By Cat, Feb 2018 (photo, right, from Wikimedia Commons)
I love brussels sprouts, but this has not always been so. When I was a child, I got a stomach flu and puked all over my bed; what came out was sauerkraut that I’d eaten earlier. After that, I would not eat any kind of cabbage because I was reminded of that horrible experience. In my early 20s, I was able to eat raw cabbage (as in cole slaw), and soon after I tried brussels sprouts when I was invited to dinner at a friend’s house. Oh my! What pleasure I’d been missing!
I usually sauté them in my casts iron pan, or slow cook them with a pot roast, but I’m always interested in trying other options.
- Includes: 1. Tips for preparing & cooking Brussels sprouts; 2. Cooking in a pan on stove top; 3. Boiling them; 4. Steaming them; 5. Oven-Roasted Brussels sprouts; 6. Balsamic-drizzed, oven-roasted Brussels sprouts; 7. Grilled Brussels sprouts
- See also: 1. Foods About (menu); 2. Side Dishes menu
Tips for preparing & cooking Brussels sprouts
The following is from a Mercola post, augmented with my own experience.
Use lukewarm water (better at removing dirt and chemicals than cold water); if not grown organically, add some baking soda which, according to one study, can remove 96% of toxic pesticides on most produce (such as the fungicide thiabendazole and the insecticide phosmet) help remove pesticides.
There are two washing options as listed below. I usually use the second option, which is better at dislodging dirt and chemicals throughout the veggie. But when I don’t have time to let them dry thoroughly, I use the first option.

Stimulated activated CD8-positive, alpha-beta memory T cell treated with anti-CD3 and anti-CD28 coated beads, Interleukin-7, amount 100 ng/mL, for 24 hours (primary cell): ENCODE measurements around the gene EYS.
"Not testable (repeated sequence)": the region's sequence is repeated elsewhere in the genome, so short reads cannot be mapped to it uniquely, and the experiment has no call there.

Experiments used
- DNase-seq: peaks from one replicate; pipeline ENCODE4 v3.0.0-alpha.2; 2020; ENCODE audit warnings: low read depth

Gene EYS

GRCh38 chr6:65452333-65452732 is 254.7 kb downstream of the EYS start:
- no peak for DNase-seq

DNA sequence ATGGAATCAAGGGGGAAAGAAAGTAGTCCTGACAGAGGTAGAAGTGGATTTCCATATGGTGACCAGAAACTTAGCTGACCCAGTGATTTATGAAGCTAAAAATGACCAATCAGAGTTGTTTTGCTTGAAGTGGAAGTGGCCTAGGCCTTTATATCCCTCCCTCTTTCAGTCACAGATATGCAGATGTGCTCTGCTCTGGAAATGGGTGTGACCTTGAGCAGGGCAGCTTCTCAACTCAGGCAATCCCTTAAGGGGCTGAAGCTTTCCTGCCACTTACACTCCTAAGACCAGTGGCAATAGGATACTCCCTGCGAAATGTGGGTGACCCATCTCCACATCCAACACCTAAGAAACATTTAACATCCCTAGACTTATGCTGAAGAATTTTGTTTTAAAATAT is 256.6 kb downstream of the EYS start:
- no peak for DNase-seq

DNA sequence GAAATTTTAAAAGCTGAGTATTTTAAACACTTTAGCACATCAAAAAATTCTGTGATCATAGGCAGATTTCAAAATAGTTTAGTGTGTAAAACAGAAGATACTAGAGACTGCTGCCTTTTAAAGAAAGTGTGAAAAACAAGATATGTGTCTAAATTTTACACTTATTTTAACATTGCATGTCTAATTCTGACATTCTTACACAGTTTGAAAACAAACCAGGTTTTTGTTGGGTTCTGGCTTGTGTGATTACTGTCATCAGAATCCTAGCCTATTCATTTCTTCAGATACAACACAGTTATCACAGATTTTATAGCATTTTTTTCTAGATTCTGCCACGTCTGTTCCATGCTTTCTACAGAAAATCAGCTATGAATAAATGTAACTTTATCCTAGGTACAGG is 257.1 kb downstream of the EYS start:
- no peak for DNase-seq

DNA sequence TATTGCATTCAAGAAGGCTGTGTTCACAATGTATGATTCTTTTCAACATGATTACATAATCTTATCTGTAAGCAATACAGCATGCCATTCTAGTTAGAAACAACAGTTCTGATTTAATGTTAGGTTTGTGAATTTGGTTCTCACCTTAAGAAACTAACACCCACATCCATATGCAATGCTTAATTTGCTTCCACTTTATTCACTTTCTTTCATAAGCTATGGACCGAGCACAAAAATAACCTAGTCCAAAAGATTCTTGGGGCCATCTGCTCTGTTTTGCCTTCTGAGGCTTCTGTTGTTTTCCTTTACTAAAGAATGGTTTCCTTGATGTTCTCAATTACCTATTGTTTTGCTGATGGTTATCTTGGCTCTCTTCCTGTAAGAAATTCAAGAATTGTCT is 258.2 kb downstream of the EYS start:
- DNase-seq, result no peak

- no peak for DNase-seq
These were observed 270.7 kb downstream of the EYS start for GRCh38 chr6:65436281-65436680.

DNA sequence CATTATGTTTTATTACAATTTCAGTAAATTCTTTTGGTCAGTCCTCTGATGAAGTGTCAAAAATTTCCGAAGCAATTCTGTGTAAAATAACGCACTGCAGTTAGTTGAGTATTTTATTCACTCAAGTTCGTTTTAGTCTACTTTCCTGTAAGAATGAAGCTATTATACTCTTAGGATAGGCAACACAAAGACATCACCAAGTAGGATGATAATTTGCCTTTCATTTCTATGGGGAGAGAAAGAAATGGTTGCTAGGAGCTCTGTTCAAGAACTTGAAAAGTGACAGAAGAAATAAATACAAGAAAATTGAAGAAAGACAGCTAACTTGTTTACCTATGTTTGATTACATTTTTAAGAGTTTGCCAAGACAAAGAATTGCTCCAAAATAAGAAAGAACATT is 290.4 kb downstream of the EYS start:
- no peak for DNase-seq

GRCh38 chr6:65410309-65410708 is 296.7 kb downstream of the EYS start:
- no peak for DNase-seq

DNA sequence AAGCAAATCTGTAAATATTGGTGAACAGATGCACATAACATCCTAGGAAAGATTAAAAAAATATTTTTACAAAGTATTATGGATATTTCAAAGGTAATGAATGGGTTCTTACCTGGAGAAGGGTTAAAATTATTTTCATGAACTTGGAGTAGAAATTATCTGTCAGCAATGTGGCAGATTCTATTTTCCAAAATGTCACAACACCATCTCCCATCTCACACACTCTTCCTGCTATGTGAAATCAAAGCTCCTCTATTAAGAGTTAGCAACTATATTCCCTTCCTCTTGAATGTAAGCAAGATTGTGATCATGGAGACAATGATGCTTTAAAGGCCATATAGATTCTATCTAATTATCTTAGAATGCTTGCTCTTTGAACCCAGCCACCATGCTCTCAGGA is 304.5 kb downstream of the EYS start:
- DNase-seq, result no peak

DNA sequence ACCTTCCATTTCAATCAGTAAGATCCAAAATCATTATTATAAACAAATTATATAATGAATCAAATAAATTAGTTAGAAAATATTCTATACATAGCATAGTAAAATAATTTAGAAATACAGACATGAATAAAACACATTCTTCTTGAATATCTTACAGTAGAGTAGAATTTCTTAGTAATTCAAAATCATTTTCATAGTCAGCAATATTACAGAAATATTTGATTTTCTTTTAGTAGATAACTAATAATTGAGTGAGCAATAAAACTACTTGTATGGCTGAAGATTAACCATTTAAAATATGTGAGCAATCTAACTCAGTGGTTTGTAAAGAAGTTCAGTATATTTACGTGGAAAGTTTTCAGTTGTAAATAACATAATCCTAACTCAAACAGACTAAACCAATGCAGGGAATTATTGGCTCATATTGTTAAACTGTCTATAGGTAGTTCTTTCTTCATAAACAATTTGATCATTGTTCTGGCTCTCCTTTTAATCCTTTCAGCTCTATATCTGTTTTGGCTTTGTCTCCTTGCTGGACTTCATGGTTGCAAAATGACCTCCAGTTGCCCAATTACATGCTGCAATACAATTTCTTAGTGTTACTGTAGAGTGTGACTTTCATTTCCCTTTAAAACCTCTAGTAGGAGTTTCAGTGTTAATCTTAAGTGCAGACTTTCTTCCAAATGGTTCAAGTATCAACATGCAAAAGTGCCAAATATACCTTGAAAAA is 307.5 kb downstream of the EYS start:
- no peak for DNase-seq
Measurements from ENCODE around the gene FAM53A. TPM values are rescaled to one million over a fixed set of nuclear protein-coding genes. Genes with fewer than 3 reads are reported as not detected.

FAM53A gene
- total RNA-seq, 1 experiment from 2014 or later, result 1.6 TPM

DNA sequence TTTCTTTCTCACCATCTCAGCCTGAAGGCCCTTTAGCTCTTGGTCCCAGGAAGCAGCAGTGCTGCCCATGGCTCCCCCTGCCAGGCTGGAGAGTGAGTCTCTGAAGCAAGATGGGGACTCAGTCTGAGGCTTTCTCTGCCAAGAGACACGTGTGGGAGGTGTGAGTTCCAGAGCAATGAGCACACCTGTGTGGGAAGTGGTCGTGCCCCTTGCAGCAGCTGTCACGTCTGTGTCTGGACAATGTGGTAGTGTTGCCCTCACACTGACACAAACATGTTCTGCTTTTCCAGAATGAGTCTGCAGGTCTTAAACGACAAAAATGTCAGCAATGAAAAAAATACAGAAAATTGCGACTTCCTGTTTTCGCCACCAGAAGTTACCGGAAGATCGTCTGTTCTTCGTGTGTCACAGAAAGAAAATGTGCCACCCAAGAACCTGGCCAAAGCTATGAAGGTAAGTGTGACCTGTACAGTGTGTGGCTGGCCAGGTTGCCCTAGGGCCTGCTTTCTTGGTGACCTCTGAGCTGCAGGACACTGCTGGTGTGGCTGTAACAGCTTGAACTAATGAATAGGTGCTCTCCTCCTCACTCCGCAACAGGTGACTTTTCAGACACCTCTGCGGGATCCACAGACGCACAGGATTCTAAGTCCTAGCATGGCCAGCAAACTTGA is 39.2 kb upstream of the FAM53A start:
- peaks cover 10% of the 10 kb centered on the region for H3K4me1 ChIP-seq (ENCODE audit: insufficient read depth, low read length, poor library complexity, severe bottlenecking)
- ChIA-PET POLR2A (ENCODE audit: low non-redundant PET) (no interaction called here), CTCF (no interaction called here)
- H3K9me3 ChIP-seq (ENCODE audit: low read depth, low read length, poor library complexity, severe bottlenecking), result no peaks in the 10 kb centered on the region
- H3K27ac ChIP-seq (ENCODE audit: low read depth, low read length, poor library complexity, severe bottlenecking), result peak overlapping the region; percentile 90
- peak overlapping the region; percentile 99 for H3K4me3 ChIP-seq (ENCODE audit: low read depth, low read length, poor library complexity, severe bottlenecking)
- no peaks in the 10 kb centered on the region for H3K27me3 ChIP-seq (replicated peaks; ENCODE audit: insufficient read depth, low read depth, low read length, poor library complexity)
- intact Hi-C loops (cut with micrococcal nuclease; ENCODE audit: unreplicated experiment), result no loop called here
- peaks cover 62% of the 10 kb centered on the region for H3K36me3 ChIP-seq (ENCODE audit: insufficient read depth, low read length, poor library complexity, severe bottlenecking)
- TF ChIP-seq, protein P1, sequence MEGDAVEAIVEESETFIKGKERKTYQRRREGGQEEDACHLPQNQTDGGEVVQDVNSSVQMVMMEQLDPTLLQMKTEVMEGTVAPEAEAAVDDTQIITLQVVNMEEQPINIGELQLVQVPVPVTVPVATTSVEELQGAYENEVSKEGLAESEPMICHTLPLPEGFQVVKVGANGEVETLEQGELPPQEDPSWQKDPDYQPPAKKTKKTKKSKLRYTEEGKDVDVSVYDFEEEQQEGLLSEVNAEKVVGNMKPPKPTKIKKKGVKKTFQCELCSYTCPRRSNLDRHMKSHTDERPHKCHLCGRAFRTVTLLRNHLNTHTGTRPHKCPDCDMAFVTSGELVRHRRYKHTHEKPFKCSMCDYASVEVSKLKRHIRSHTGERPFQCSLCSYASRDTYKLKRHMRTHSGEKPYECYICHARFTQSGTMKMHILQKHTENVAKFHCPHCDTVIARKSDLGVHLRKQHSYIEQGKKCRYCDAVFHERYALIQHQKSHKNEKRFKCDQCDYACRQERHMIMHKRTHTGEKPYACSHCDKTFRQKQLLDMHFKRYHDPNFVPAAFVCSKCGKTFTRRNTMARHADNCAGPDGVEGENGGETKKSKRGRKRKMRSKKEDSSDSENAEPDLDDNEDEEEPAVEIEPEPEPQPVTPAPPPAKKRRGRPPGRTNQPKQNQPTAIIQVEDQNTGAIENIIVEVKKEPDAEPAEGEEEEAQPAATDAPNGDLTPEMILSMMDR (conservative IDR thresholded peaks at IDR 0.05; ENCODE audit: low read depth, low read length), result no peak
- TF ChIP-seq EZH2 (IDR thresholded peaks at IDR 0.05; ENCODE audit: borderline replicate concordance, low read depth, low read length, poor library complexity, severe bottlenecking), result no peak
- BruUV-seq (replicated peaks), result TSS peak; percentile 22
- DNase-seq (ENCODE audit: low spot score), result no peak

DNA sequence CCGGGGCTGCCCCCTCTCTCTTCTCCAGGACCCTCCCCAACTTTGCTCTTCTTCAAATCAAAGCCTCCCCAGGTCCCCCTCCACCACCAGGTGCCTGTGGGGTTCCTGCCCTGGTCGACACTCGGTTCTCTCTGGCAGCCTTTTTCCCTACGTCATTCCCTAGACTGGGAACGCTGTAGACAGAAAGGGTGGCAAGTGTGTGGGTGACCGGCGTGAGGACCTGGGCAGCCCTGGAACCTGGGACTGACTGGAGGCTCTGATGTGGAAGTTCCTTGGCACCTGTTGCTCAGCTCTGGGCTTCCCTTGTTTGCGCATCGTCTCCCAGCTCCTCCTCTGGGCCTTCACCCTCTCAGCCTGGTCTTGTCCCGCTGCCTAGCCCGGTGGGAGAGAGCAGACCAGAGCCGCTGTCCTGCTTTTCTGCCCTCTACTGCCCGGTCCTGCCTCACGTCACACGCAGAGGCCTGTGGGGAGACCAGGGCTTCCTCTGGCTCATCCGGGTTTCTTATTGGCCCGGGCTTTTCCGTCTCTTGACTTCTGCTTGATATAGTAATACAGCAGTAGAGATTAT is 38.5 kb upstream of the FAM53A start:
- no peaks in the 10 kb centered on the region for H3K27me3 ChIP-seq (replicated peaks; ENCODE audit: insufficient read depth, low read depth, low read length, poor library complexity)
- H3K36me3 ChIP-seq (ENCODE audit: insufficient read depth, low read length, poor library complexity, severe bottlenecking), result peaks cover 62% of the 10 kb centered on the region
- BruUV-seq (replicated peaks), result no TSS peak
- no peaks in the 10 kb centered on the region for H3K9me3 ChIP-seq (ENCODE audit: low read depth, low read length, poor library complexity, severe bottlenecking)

- Running them under the tap; or
- Submerging (soaking) them in water in a bowl for 10 minutes.
- If adding baking soda to the soak. use 1 tsp baking soda for every 2 cups of water, then gently scrub. (2)
- If soaking them, they can become waterlogged. If you plan to sauté, grill or roast them, allow them to dry first (I arrange them on a paper or cotton dish towel).
Trimming, cutting them
First, trim a bit of the tough stem off, to make them more tender, but don’t remove too much – no more than ⅛”, or the leaves will fall apart while cooking. Using a ceramic knife is best, according to Mercola, but I don’t have one so use a stainless steel paring knife. Afterward, remove any brown or yellow leaves, as they’re already wilted.
If they are less than 1½” in diameter, you can leave them whole but cut an X-shape into the top of the sprouts. This helps them to cook more thoroughly and evenly.
Various cooking methods
Cooking in a pan on stove-top
- ½ pounds Brussels sprouts, trimmed and halved lengthwise
- 1½ Tbsp raw, real butter, preferably from pasture-raised cows
- 1 Tbsp coconut oil
- 2 Tbsp pine nuts (optional)
- 2 large garlic cloves, thinly sliced (optional)
- Unrefined sea salt and freshly-ground black pepper, to taste
- sauté pan or cast iron skillet
- Melt a tablespoon of butter in a pan with the coconut oil, over moderate heat. Add garlic and cook until about one minute. Transfer to a small bowl.
- Reduce heat to low and arrange the sprouts in the pan, cut sides down, in one layer. Sprinkle with salt to taste. Let cook, without turning, for about 15 minutes or until the undersides are golden brown and crisp tender.
- Transfer sprouts to a plate, browned sides up. Add more garlic and remaining ½ tablespoon butter to the pan and let cook over moderate heat, stirring, until the nuts are more evenly pale golden, about one minute.
- Spoon this mixture over sprouts and sprinkle with pepper
I don’t recommend boiling vegetables, as so many of their nutrients are lost to the cooking water. Instead, I steam (see below) or braise them. But here’s the boiling method, should you choose to use it.
- 1 quart Brussels sprouts, washed and prepped
- 1 ½ cups water
- 1 tsp salt
- ¼ tsp pepper
- 2 Tbsp raw, real butter, preferably from pasture-raised cows
- Freshly-ground black pepper, to taste
- 2 or 3 quart saucepan, with lid
- Place the sprouts, salt and water in a saucepan, until completely submerged. Add more water if needed.